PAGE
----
Every day we produce some type of intellectual property (also known as IP) from work-related projects and reports to individually created artwork, business processes, inventions, music, media, and more. If you have created something unique while at work or volunteering for an organization, you may not be the intellectual property owner. Unless it has been specified in advance, your intellectual work may belong to your employer. This is also known as work-for-hire.

Some intellectual works are intended for sharing with others, e.g. utilizing Creative Commons or other open source platforms, while other works are more proprietary and intended only for commerce. Copyrights, trademarks, and patents are the most common types of intellectual properties utilized to protect your own works.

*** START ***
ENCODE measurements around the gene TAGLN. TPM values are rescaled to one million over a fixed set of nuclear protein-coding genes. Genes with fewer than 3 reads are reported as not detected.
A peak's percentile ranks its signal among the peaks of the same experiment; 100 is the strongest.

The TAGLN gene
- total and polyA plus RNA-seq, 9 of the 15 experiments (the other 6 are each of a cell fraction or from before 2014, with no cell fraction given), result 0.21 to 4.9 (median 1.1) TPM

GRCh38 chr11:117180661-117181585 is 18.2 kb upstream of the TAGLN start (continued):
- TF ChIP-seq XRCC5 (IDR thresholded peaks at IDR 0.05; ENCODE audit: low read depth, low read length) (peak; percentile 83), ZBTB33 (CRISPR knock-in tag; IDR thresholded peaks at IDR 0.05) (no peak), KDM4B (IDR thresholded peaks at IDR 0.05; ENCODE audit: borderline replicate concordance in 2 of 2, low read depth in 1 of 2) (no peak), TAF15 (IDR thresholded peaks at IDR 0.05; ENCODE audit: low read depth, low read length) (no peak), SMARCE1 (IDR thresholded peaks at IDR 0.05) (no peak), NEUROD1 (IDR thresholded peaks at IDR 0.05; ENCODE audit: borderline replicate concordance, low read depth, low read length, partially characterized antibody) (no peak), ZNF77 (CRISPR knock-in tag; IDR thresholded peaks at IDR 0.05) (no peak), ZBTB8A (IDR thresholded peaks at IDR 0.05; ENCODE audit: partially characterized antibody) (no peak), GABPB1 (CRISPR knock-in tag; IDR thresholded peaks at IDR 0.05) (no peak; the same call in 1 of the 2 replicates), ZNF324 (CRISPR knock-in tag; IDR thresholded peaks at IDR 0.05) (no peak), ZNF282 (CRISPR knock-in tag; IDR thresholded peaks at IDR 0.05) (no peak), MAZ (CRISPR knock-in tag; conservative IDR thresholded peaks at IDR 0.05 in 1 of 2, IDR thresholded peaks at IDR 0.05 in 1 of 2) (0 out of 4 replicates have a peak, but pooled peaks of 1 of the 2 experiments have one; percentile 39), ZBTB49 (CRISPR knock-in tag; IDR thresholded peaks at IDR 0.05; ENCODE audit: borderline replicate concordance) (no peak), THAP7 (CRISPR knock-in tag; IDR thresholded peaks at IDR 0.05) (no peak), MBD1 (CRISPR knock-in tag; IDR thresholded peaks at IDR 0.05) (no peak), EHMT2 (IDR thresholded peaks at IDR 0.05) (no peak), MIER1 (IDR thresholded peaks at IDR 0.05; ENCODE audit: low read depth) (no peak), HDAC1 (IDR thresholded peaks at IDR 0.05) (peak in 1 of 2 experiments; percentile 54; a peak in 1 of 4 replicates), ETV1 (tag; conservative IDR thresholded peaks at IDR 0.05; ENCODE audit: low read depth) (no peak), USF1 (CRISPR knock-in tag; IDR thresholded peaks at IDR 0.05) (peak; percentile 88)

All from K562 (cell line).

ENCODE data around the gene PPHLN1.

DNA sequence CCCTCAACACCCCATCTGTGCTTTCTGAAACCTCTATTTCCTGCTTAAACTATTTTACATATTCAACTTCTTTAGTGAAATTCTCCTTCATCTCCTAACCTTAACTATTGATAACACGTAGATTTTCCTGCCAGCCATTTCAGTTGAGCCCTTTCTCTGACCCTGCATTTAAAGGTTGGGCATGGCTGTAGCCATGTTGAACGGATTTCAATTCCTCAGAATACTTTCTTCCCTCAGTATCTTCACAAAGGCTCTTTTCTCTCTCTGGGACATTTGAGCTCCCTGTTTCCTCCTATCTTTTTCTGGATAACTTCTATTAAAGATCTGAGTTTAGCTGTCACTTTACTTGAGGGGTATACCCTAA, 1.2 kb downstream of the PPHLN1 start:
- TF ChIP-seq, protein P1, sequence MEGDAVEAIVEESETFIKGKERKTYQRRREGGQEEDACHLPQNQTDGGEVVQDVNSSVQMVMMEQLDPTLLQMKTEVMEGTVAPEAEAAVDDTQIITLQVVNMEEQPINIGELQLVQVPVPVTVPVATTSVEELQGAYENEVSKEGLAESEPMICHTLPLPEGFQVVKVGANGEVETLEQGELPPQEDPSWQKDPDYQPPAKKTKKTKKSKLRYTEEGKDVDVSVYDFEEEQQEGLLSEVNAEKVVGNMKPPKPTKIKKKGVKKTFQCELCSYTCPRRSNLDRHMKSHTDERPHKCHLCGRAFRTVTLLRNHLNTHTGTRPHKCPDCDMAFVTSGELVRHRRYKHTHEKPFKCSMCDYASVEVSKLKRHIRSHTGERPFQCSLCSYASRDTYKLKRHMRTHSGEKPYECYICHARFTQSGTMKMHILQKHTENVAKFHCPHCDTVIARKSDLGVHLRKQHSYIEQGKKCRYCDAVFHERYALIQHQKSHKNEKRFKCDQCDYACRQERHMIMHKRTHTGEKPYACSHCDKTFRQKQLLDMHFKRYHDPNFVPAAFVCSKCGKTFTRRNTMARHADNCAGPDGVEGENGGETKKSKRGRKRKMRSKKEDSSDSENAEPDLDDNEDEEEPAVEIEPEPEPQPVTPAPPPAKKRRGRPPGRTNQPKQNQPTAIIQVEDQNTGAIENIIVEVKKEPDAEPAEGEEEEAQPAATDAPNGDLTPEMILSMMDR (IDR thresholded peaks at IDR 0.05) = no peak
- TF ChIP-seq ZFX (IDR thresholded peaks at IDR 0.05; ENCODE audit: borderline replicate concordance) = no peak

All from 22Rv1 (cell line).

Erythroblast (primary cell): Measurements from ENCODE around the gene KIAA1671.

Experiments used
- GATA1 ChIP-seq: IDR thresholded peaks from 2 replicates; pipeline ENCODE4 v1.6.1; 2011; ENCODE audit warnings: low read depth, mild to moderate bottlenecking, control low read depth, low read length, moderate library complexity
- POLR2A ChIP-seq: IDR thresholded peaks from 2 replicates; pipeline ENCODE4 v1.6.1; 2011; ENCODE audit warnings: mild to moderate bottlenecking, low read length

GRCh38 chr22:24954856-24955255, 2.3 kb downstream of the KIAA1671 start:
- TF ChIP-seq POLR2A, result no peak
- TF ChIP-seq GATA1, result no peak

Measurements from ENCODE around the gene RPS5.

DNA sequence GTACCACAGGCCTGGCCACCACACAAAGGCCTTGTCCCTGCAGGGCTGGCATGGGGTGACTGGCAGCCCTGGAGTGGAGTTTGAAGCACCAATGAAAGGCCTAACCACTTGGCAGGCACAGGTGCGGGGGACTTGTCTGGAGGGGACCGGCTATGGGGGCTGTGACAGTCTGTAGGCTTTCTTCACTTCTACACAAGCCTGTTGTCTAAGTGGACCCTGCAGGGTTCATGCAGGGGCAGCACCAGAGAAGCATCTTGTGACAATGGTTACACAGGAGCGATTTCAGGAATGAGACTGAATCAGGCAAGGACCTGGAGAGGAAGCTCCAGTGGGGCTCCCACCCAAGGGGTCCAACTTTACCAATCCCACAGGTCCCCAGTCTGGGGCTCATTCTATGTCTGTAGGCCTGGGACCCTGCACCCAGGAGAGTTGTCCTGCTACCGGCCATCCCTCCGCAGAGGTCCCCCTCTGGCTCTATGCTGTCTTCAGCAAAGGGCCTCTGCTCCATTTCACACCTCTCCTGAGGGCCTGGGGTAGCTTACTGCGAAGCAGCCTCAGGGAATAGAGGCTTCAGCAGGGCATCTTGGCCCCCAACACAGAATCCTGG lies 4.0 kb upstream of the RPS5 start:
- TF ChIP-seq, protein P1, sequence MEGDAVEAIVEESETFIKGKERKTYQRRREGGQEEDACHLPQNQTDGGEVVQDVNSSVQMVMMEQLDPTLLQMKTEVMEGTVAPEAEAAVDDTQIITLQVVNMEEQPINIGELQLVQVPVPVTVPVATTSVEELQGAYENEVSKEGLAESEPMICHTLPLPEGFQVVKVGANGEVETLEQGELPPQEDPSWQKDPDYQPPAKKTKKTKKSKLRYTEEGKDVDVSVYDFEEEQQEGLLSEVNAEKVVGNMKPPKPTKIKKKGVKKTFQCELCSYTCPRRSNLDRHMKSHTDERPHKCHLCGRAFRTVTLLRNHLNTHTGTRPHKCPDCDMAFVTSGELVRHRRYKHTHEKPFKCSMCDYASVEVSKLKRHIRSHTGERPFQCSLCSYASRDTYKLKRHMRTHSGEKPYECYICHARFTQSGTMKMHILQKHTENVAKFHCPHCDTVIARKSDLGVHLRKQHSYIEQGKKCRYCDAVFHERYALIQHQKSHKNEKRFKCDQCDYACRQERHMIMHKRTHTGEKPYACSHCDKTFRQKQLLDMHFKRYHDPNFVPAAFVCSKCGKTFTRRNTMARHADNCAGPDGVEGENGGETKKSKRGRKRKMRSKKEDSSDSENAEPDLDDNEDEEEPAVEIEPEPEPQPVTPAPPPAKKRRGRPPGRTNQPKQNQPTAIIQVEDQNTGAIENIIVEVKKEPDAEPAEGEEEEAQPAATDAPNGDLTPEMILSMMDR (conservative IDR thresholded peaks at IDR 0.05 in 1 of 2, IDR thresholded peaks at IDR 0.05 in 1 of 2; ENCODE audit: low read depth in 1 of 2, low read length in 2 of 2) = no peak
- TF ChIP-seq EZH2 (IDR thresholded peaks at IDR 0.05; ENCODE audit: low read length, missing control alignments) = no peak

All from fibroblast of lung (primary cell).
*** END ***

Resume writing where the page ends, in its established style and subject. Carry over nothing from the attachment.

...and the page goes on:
Steely Library's IPAC is available to serve IP awareness needs from inventors to musicians. The appropriate intellectual property, when applied, could help protect your own intellectual works. See the navigation bar to the left for your specific application or contact John Schlipp at Steely Library for more information.

IMPORTANT NOTICE: Information on this page and other content from the IPAC website, programs, or services is provided for informational purposes only. Any information provided should not be considered legal advice. The IPAC seeks only to facilitate related information and community connections to further IP awareness. Any information received from IPAC should not substitute for securing legal advice from a licensed attorney.